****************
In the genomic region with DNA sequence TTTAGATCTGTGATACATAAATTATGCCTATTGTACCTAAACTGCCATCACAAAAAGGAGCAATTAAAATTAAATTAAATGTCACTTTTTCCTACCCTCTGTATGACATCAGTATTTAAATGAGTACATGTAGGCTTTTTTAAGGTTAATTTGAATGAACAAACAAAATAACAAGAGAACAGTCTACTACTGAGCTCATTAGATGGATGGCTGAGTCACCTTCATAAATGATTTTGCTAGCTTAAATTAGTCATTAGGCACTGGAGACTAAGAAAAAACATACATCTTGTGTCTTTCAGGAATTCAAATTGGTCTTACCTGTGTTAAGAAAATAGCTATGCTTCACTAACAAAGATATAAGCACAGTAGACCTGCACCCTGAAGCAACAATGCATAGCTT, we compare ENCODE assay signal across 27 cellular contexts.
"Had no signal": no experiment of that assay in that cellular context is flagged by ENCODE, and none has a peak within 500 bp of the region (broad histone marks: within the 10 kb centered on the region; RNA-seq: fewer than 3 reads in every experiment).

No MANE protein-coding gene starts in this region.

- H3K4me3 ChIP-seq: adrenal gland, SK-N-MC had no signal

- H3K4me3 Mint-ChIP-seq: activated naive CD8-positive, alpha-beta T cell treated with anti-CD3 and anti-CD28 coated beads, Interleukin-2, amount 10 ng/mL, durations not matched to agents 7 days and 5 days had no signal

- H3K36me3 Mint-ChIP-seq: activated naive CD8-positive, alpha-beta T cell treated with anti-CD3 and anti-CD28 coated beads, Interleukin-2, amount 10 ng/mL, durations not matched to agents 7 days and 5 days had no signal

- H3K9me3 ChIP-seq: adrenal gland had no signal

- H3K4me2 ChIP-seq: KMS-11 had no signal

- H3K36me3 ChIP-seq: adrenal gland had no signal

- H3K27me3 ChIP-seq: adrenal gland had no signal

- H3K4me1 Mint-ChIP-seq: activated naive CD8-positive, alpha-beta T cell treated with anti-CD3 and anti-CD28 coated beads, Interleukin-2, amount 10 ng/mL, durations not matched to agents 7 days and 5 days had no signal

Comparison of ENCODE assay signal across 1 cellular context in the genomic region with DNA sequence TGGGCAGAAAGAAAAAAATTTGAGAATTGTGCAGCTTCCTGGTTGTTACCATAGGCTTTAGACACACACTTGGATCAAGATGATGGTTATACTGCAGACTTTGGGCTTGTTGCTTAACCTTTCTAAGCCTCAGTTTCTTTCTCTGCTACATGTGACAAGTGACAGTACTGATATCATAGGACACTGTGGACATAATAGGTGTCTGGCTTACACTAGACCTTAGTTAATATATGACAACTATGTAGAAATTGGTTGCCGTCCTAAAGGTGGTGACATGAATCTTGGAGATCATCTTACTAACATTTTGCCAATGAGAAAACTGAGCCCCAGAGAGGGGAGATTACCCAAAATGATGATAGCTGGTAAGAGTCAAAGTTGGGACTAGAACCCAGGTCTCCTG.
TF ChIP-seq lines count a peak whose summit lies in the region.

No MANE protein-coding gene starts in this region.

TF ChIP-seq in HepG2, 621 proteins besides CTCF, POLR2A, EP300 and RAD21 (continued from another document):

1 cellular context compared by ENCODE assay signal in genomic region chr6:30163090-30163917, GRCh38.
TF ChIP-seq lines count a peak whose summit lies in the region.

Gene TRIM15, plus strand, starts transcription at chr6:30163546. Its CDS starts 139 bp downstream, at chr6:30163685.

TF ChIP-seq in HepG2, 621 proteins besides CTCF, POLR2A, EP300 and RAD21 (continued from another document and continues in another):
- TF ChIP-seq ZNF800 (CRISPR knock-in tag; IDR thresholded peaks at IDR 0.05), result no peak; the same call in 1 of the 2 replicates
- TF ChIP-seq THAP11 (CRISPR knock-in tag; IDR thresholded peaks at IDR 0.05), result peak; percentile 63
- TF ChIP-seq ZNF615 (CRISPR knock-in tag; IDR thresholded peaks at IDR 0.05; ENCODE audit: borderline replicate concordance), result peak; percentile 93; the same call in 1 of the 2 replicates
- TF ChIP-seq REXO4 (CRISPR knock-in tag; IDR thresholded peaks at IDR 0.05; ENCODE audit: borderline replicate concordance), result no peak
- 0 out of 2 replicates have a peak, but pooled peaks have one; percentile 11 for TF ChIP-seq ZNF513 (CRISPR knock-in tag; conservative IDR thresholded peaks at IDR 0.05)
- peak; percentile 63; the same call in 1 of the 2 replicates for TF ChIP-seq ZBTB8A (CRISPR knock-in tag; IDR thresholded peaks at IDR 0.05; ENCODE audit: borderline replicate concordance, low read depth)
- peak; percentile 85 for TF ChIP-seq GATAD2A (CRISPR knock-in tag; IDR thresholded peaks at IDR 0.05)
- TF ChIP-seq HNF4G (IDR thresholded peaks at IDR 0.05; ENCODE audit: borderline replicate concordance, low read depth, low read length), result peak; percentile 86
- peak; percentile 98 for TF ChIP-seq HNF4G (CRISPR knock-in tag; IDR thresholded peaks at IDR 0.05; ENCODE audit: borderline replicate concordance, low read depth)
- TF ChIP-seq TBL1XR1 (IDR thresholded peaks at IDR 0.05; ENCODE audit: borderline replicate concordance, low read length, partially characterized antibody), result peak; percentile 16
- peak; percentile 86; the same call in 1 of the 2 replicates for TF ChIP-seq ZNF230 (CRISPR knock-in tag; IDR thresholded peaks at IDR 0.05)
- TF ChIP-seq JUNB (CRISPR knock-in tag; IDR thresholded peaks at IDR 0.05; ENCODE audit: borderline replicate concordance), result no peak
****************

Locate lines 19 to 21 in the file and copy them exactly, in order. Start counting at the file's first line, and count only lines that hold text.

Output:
TF ChIP-seq in HepG2, 621 proteins besides CTCF, POLR2A, EP300 and RAD21 (continued from another document and continues in another):
- TF ChIP-seq ZNF800 (CRISPR knock-in tag; IDR thresholded peaks at IDR 0.05), result no peak; the same call in 1 of the 2 replicates
- TF ChIP-seq THAP11 (CRISPR knock-in tag; IDR thresholded peaks at IDR 0.05), result peak; percentile 63